Night eating disorder

Are you or do you know anyone who is into repetitive night time eating even though he or she is not hungry?

I know of a close one who raided the pantry for snacks at night and more lately into full meals like leftovers or instant noodles.

Perhaps this is due to the fact that (let’s call this person S) S suffers from insomnia and depression.  S is a beautiful and kind person.  Unless you are close friends with S, you would not have guessed what goes on in S’s life.

This bothers me and I did a little research and found that S has SRED.

SRED as savage as it sounds is more than binge eating.

It is also important to distinguish between sleep-related eating disorder, (SRED) a disorder which has received a significant amount of media attention, and night eating syndrome. People with SRED eat while sleepwalking, or while in a twilight state between sleep and being awake. People with SRED are not aware of what they’re doing, and often they may wake up to discover dishes or food  in their bed, and have no memory of eating at all. A high percentage of these patients typically use prescription sleeping medications.  By contrast, those with night eating syndrome are fully awake and aware of what they are consuming–with no memory deficits or lack of recall for their nightly eating rituals.

One theory is that night eating syndrome involves a disruption in the hormones that regulate sleep, appetite, and mood–specifically, an alteration or disruption in the hypothalamic-pituitary-adrenal axis.  It is possible that night eating syndrome may be a form of “self-medication”, since a large proportion of snacking late at night generally involves carbohydrate-rich or “comfort” type foods.

S is conscious to his/her eating disorder but S makes no effort to dieting or healthy eating.  S told me that food is his/her source of comfort and is something he/she looks forward to every night.  S uses food to combat his/her feeling of loneliness, depression or other negativity in his/her life which seems to appear only at night.  In the day time, S goes to work like everyone else and S is friendly and seems to be surrounded by friends (or acquaintances).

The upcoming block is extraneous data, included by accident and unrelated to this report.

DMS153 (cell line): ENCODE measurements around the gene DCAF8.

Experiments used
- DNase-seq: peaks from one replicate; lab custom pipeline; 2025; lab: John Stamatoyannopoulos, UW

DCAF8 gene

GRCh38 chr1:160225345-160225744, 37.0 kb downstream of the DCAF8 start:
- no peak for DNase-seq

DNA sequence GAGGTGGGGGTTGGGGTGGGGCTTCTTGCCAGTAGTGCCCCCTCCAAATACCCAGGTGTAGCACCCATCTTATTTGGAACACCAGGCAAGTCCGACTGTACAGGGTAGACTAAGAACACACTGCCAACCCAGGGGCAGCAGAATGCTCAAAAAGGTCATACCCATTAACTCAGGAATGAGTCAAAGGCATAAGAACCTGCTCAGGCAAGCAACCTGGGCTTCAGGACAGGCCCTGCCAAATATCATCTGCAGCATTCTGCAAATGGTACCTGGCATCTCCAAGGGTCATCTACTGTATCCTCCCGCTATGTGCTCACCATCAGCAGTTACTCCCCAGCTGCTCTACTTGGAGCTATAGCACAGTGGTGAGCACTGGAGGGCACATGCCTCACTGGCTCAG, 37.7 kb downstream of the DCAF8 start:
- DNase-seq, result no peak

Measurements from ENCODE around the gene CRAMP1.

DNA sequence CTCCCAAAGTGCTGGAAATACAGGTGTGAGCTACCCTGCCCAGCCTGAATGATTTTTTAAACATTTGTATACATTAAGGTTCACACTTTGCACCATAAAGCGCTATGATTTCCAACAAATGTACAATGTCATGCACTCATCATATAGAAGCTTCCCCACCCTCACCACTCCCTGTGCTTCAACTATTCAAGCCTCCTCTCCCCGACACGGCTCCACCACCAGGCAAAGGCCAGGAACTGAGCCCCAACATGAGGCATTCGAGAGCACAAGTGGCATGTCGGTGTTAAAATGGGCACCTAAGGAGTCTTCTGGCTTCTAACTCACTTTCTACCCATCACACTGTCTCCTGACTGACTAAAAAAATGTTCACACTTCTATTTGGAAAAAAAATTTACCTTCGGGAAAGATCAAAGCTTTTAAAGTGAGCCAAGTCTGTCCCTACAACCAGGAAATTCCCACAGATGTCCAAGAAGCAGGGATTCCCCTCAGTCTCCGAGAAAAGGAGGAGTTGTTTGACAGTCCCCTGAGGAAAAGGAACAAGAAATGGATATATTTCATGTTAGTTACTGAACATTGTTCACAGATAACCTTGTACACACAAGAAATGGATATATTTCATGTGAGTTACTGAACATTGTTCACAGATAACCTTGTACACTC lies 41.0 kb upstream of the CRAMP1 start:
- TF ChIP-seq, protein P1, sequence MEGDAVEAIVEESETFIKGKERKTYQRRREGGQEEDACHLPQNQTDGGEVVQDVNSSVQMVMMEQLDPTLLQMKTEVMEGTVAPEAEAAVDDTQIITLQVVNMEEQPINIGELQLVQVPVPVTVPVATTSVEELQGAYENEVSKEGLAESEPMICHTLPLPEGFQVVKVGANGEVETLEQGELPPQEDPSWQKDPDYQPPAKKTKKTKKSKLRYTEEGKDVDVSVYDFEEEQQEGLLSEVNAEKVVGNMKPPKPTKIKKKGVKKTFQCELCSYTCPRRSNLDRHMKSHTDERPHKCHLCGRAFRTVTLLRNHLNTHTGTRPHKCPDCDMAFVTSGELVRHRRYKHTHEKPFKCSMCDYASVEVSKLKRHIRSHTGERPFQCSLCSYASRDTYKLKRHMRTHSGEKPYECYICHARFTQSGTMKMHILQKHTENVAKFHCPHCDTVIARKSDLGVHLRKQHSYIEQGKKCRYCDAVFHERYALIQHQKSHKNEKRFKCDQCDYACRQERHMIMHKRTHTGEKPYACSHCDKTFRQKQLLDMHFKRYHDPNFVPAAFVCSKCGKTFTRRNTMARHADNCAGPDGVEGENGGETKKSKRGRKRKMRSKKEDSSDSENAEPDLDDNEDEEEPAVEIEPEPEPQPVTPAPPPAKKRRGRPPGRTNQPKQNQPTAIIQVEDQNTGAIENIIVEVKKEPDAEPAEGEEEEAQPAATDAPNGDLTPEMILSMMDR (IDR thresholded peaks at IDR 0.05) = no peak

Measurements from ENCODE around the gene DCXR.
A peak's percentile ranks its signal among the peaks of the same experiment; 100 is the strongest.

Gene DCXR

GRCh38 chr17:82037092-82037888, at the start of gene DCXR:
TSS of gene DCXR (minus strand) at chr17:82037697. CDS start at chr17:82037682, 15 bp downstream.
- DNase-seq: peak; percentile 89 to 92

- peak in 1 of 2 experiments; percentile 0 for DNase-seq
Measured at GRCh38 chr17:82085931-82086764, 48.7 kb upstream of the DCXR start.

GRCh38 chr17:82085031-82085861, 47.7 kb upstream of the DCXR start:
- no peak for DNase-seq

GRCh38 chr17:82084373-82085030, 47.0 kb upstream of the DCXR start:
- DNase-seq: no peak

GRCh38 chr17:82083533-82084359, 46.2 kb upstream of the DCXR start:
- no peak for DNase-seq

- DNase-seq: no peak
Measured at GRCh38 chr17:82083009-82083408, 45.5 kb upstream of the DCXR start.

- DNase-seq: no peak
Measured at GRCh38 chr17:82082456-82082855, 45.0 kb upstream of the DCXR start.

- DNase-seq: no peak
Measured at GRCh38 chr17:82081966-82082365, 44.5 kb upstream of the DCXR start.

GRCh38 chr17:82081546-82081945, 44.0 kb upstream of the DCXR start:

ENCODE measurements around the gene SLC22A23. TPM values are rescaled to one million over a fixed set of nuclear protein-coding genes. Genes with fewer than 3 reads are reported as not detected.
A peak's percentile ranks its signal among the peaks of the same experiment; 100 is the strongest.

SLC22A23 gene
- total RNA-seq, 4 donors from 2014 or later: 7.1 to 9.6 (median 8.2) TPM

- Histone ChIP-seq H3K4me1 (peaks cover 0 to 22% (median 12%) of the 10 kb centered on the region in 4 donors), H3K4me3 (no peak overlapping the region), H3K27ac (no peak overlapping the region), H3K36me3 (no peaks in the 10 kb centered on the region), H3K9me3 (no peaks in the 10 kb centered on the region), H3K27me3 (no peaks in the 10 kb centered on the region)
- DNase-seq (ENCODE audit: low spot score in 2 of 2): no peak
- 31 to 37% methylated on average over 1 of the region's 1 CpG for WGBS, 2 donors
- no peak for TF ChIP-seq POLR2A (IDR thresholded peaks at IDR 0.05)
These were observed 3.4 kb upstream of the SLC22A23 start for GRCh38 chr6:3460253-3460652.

I see S as a beautiful person, his/her regular eating during meal times is gentle (no over eating) yet S’s SRED in the dread of the night is a concern that other people do not know about.  Only S and others in the same household can see the other side of S.  S may be crying out for help but is help available to someone who has depression, someone who pops sleeping pills nightly to get a good night’s sleep and someone who has SRED (Sleep-related Eating Disorder) ?

Are you really what you eat?

If the notion that to be fit and healthy you need to eat good food, then perhaps S can feed his/her SRED with brain food.

We need different foods at certain times of our lives – for example, a pre-schooler and an elderly woman have vastly different food requirements because the youngster is growing and very active, while the ageing process causes us to slow down.

If you really have to snack, snack it right !

nightsnacks

Let’s pray that S and those in the same situation will overcome their eating disorder.

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